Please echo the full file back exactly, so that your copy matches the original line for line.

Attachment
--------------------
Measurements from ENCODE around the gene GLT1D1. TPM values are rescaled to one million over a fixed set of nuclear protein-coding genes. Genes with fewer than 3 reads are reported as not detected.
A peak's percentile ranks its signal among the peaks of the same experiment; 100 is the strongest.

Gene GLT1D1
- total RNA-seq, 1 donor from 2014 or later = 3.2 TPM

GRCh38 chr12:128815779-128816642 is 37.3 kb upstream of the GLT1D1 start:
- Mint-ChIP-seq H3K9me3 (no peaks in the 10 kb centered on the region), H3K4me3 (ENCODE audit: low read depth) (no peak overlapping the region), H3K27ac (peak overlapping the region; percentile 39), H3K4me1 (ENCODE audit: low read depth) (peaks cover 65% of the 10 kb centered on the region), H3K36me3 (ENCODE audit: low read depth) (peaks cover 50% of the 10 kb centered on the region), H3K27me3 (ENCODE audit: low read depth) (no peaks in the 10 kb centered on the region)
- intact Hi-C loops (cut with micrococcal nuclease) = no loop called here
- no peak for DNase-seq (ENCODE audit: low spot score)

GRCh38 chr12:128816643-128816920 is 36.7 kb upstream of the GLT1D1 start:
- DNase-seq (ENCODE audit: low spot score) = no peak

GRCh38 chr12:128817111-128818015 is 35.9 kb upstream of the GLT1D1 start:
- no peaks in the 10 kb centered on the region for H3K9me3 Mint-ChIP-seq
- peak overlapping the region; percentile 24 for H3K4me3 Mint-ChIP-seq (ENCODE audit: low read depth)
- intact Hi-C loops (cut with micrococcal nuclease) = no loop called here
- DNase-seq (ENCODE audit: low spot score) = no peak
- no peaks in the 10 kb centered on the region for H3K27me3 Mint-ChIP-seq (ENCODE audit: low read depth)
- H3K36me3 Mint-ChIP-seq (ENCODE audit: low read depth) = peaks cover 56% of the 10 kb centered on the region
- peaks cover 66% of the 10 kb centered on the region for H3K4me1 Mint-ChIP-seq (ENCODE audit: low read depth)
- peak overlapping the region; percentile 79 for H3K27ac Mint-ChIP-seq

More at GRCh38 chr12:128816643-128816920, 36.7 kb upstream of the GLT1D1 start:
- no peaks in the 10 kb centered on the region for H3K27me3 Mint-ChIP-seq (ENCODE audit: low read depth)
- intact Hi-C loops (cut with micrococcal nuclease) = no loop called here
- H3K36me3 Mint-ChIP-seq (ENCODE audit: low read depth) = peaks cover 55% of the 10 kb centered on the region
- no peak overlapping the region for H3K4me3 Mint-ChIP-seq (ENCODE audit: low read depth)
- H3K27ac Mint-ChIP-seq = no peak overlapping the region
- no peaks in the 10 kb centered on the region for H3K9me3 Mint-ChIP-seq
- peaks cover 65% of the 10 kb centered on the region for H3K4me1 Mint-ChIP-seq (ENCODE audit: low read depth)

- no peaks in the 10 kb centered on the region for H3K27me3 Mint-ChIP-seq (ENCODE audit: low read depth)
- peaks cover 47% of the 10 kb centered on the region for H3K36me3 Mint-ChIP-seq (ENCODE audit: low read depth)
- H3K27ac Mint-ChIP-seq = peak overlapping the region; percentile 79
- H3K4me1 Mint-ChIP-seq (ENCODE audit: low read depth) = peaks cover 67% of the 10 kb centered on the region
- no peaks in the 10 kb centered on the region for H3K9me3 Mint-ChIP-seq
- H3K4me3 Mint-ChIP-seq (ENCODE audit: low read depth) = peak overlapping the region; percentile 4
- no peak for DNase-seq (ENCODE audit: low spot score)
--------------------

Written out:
Measurements from ENCODE around the gene GLT1D1. TPM values are rescaled to one million over a fixed set of nuclear protein-coding genes. Genes with fewer than 3 reads are reported as not detected.
A peak's percentile ranks its signal among the peaks of the same experiment; 100 is the strongest.

Gene GLT1D1
- total RNA-seq, 1 donor from 2014 or later = 3.2 TPM

GRCh38 chr12:128815779-128816642 is 37.3 kb upstream of the GLT1D1 start:
- Mint-ChIP-seq H3K9me3 (no peaks in the 10 kb centered on the region), H3K4me3 (ENCODE audit: low read depth) (no peak overlapping the region), H3K27ac (peak overlapping the region; percentile 39), H3K4me1 (ENCODE audit: low read depth) (peaks cover 65% of the 10 kb centered on the region), H3K36me3 (ENCODE audit: low read depth) (peaks cover 50% of the 10 kb centered on the region), H3K27me3 (ENCODE audit: low read depth) (no peaks in the 10 kb centered on the region)
- intact Hi-C loops (cut with micrococcal nuclease) = no loop called here
- no peak for DNase-seq (ENCODE audit: low spot score)

GRCh38 chr12:128816643-128816920 is 36.7 kb upstream of the GLT1D1 start:
- DNase-seq (ENCODE audit: low spot score) = no peak

GRCh38 chr12:128817111-128818015 is 35.9 kb upstream of the GLT1D1 start:
- no peaks in the 10 kb centered on the region for H3K9me3 Mint-ChIP-seq
- peak overlapping the region; percentile 24 for H3K4me3 Mint-ChIP-seq (ENCODE audit: low read depth)
- intact Hi-C loops (cut with micrococcal nuclease) = no loop called here
- DNase-seq (ENCODE audit: low spot score) = no peak
- no peaks in the 10 kb centered on the region for H3K27me3 Mint-ChIP-seq (ENCODE audit: low read depth)
- H3K36me3 Mint-ChIP-seq (ENCODE audit: low read depth) = peaks cover 56% of the 10 kb centered on the region
- peaks cover 66% of the 10 kb centered on the region for H3K4me1 Mint-ChIP-seq (ENCODE audit: low read depth)
- peak overlapping the region; percentile 79 for H3K27ac Mint-ChIP-seq

More at GRCh38 chr12:128816643-128816920, 36.7 kb upstream of the GLT1D1 start:
- no peaks in the 10 kb centered on the region for H3K27me3 Mint-ChIP-seq (ENCODE audit: low read depth)
- intact Hi-C loops (cut with micrococcal nuclease) = no loop called here
- H3K36me3 Mint-ChIP-seq (ENCODE audit: low read depth) = peaks cover 55% of the 10 kb centered on the region
- no peak overlapping the region for H3K4me3 Mint-ChIP-seq (ENCODE audit: low read depth)
- H3K27ac Mint-ChIP-seq = no peak overlapping the region
- no peaks in the 10 kb centered on the region for H3K9me3 Mint-ChIP-seq
- peaks cover 65% of the 10 kb centered on the region for H3K4me1 Mint-ChIP-seq (ENCODE audit: low read depth)

- no peaks in the 10 kb centered on the region for H3K27me3 Mint-ChIP-seq (ENCODE audit: low read depth)
- peaks cover 47% of the 10 kb centered on the region for H3K36me3 Mint-ChIP-seq (ENCODE audit: low read depth)
- H3K27ac Mint-ChIP-seq = peak overlapping the region; percentile 79
- H3K4me1 Mint-ChIP-seq (ENCODE audit: low read depth) = peaks cover 67% of the 10 kb centered on the region
- no peaks in the 10 kb centered on the region for H3K9me3 Mint-ChIP-seq
- H3K4me3 Mint-ChIP-seq (ENCODE audit: low read depth) = peak overlapping the region; percentile 4
- no peak for DNase-seq (ENCODE audit: low spot score)